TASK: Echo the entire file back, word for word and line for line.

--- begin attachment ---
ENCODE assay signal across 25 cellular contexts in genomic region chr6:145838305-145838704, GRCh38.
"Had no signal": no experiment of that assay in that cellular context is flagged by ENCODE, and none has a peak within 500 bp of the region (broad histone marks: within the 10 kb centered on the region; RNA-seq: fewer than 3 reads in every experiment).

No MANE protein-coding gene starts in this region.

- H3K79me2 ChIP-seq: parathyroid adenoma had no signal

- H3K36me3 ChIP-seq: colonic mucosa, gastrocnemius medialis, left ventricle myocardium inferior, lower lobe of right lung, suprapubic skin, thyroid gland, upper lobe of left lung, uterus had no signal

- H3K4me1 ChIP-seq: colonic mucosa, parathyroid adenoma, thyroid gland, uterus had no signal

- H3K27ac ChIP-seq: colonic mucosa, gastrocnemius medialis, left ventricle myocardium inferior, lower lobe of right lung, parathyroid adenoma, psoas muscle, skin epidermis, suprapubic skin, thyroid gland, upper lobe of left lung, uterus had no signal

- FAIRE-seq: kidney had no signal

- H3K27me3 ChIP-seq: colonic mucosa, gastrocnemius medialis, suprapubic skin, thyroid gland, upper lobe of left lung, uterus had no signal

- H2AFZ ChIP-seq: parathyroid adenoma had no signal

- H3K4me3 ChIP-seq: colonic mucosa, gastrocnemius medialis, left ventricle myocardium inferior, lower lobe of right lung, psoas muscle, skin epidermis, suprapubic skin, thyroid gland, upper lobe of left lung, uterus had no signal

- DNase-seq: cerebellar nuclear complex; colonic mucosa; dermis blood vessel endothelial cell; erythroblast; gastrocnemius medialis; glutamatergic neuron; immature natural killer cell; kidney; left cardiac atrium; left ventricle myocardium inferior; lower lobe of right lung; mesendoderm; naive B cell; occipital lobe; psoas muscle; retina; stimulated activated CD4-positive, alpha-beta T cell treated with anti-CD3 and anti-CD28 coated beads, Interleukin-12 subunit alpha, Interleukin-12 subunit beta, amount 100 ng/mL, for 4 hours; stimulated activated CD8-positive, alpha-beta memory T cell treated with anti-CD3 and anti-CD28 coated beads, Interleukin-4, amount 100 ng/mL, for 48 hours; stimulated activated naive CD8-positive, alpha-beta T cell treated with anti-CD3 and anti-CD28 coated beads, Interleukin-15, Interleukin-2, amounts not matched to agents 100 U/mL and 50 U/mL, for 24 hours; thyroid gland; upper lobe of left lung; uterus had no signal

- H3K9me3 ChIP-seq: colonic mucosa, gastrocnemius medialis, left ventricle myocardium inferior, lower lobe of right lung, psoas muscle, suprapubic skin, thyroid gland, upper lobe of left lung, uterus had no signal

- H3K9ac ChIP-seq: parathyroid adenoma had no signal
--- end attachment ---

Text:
ENCODE assay signal across 25 cellular contexts in genomic region chr6:145838305-145838704, GRCh38.
"Had no signal": no experiment of that assay in that cellular context is flagged by ENCODE, and none has a peak within 500 bp of the region (broad histone marks: within the 10 kb centered on the region; RNA-seq: fewer than 3 reads in every experiment).

No MANE protein-coding gene starts in this region.

- H3K79me2 ChIP-seq: parathyroid adenoma had no signal

- H3K36me3 ChIP-seq: colonic mucosa, gastrocnemius medialis, left ventricle myocardium inferior, lower lobe of right lung, suprapubic skin, thyroid gland, upper lobe of left lung, uterus had no signal

- H3K4me1 ChIP-seq: colonic mucosa, parathyroid adenoma, thyroid gland, uterus had no signal

- H3K27ac ChIP-seq: colonic mucosa, gastrocnemius medialis, left ventricle myocardium inferior, lower lobe of right lung, parathyroid adenoma, psoas muscle, skin epidermis, suprapubic skin, thyroid gland, upper lobe of left lung, uterus had no signal

- FAIRE-seq: kidney had no signal

- H3K27me3 ChIP-seq: colonic mucosa, gastrocnemius medialis, suprapubic skin, thyroid gland, upper lobe of left lung, uterus had no signal

- H2AFZ ChIP-seq: parathyroid adenoma had no signal

- H3K4me3 ChIP-seq: colonic mucosa, gastrocnemius medialis, left ventricle myocardium inferior, lower lobe of right lung, psoas muscle, skin epidermis, suprapubic skin, thyroid gland, upper lobe of left lung, uterus had no signal

- DNase-seq: cerebellar nuclear complex; colonic mucosa; dermis blood vessel endothelial cell; erythroblast; gastrocnemius medialis; glutamatergic neuron; immature natural killer cell; kidney; left cardiac atrium; left ventricle myocardium inferior; lower lobe of right lung; mesendoderm; naive B cell; occipital lobe; psoas muscle; retina; stimulated activated CD4-positive, alpha-beta T cell treated with anti-CD3 and anti-CD28 coated beads, Interleukin-12 subunit alpha, Interleukin-12 subunit beta, amount 100 ng/mL, for 4 hours; stimulated activated CD8-positive, alpha-beta memory T cell treated with anti-CD3 and anti-CD28 coated beads, Interleukin-4, amount 100 ng/mL, for 48 hours; stimulated activated naive CD8-positive, alpha-beta T cell treated with anti-CD3 and anti-CD28 coated beads, Interleukin-15, Interleukin-2, amounts not matched to agents 100 U/mL and 50 U/mL, for 24 hours; thyroid gland; upper lobe of left lung; uterus had no signal

- H3K9me3 ChIP-seq: colonic mucosa, gastrocnemius medialis, left ventricle myocardium inferior, lower lobe of right lung, psoas muscle, suprapubic skin, thyroid gland, upper lobe of left lung, uterus had no signal

- H3K9ac ChIP-seq: parathyroid adenoma had no signal